Antibody Drug Reduced Nursing Home Infections, More Executive Orders

March 12, 2021

Coronavirus (COVID-19) tally as compiled by Johns Hopkins University. (Previous numbers in parentheses.)

Total U.S. confirmed cases: 24,737,567 (24,475,210)

Total U.S. deaths: 412,239 (407,111)

Total global cases: 97,901,441 (97,116,661)

Total global deaths: 2,099,562 (2,080,009)

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Antibody drug reduced coronavirus cases in nursing homes

While the vaccines to prevent the coronavirus (COVID-19) continue to roll out nationwide, drug maker Eli Lilly reports that its antibody treatment drug appeared to have a protective effect among nursing home residents.

The drug developed to help COVID-19 patients recover faster reduced the number of new infections by 80 percent when given to residents in nursing homes that were experiencing an outbreak.

“We are exceptionally pleased with these positive results, which showed bamlanivimab was able to help prevent COVID-19, substantially reducing symptomatic disease among nursing home residents, some of the most vulnerable members of our society,” said Dr. Daniel Skovronsky, Lilly’s chief scientific officer and president of Lilly Research Laboratories.

Biden still signing executive orders

President Biden is scheduled to sign more executive orders today, some targeted at providing relief to Americans coping with the coronavirus. One order is aimed at alleviating food shortages and the other is seeking to boost workers’ pay.

The president will ask the Department of Agriculture to allow states to expand access to enhanced Supplemental Nutrition Assistance Program (SNAP) benefits, a response to the huge lines that have formed at food banks in recent months.

Another order would require federal contractors to pay a minimum wage of $15 an hour and provide paid emergency leave. A number of retailers in the private sector have already committed to a $15 per hour minimum wage.

Pandemic data usage through the roof

The closing of offices and businesses and the overnight pivot to working at home has, as you might expect, had a huge impact on data usage. A report by Comscore shows that overall in-home data usage levels throughout 2020 remained significantly higher than in 2019.

And it wasn’t just people binge-watching Netflix. Data consumption from Comscore Connected Home custom reporting showed increased usage across all connected devices. That includes smart TVs, laptops, gaming consoles, phones, smart speakers, streaming boxes and sticks, and tablets — with all of them seeing strong growth in data usage versus 2019.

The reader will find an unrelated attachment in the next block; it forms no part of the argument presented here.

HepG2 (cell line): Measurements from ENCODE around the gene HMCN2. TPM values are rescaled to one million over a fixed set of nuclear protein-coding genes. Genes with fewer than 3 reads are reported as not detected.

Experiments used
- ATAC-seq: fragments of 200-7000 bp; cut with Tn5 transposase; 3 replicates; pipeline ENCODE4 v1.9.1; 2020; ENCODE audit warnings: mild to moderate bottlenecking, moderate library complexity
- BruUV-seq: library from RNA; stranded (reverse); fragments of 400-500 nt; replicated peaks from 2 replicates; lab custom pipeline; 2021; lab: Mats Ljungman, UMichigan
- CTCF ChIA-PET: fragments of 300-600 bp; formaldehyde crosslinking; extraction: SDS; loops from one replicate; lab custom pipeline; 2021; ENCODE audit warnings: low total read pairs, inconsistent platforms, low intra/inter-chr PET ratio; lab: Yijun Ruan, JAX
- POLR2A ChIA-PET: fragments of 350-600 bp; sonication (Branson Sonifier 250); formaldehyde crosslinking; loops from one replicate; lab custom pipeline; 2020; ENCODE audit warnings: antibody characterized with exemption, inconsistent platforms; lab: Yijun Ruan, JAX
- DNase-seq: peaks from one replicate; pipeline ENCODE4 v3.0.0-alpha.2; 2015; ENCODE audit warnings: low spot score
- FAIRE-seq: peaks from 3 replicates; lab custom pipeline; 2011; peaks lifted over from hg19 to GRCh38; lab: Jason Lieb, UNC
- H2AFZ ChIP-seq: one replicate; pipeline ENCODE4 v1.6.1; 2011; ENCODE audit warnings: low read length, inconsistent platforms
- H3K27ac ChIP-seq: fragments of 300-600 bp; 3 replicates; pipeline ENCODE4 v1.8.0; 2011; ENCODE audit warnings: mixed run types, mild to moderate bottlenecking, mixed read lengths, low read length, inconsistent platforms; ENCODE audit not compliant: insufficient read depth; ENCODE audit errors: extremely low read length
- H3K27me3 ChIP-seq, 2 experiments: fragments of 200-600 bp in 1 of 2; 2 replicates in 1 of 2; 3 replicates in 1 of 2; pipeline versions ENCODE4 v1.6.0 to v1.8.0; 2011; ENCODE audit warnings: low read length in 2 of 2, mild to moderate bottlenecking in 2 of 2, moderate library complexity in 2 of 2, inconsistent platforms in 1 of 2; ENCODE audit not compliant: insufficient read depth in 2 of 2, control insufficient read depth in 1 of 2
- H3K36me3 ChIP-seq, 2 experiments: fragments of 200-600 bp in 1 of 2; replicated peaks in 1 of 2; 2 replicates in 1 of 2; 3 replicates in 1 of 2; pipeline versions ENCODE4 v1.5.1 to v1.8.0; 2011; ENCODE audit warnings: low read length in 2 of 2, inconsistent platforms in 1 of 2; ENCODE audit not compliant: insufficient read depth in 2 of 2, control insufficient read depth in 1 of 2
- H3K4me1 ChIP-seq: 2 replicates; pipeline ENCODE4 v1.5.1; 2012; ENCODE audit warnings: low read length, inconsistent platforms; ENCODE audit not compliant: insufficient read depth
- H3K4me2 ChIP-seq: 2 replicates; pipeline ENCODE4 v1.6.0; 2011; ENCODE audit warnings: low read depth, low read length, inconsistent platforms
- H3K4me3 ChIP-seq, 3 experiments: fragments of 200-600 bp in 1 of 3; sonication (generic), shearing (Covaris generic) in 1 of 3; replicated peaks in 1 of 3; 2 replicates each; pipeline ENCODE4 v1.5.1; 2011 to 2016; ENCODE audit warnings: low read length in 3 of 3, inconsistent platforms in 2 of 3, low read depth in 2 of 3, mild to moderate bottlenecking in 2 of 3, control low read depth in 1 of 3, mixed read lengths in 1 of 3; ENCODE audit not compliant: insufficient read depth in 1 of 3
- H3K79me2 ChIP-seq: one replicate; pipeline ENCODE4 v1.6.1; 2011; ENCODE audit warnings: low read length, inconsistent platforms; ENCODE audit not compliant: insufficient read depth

The report shows that usage began to level off during the summer months at about 15 percent above normal. However, the authors say smart TVs and home computers continued to see growth rates that were upwards of 30 percent over 2019.

Scientists say pandemic effect on mental health needs study

With shelter in place orders and remote working becoming the norm during the pandemic, scientists say they’re concerned that a sense of isolation is taking a toll on mental health. Writing in the British medical journal The Lancet, they say the risks need to be examined.

“While the effects of severe acute respiratory syndrome coronavirus 2 (SARS-CoV-2) on the nervous system remain unclear, there is no doubt that the COVID-19 pandemic is bad for mental health,” the authors write.

To alleviate the impact of both the virus and the measures taken to control its spread, the researchers say doctors need “high-quality information” about the immediate and long-term effects of the pandemic on mental health and which countermeasures are most effective.

Couple donates 20,000 masks to those in need

Some people think about doing something to help those in need during the coronavirus pandemic. Barton and Kristina Henderson, a New Jersey couple, actually did something.

The Hendersons purchased 20,000 face masks and handed them out to 2,200 families at a food distribution event in Atlantic City. The Hendersons own a factory in California that produces surgical masks.

Company officials say the donation is part of a broader donation of more than 108,000 masks to food banks and various nonprofits in New Jersey, New York, California, Pennsylvania, and Florida.

Around the nation

  • Texas: The City of Dallas has backtracked on a plan to prioritize the coronavirus vaccine for people living in zip codes with mostly minority populations. State officials threatened to reduce the city’s vaccine allocation if they carried out the plan.
  • Pennsylvania: The state has observed a coronavirus milestone this week as it surpassed 20,000 deaths since the pandemic began. The state Department of Health reported Thursday that another 260 people died from the virus.
  • Arizona: A new WalletHub survey shows that Arizona ranks last in the nation for safety during the coronavirus pandemic. The study looked at five different metrics — rates of vaccination, COVID-19 positivity, hospitalization, deaths, and transmission.

The donation comes as President Biden has asked every American to mask up for the first 100 days of his administration report from Consumer Affairs.

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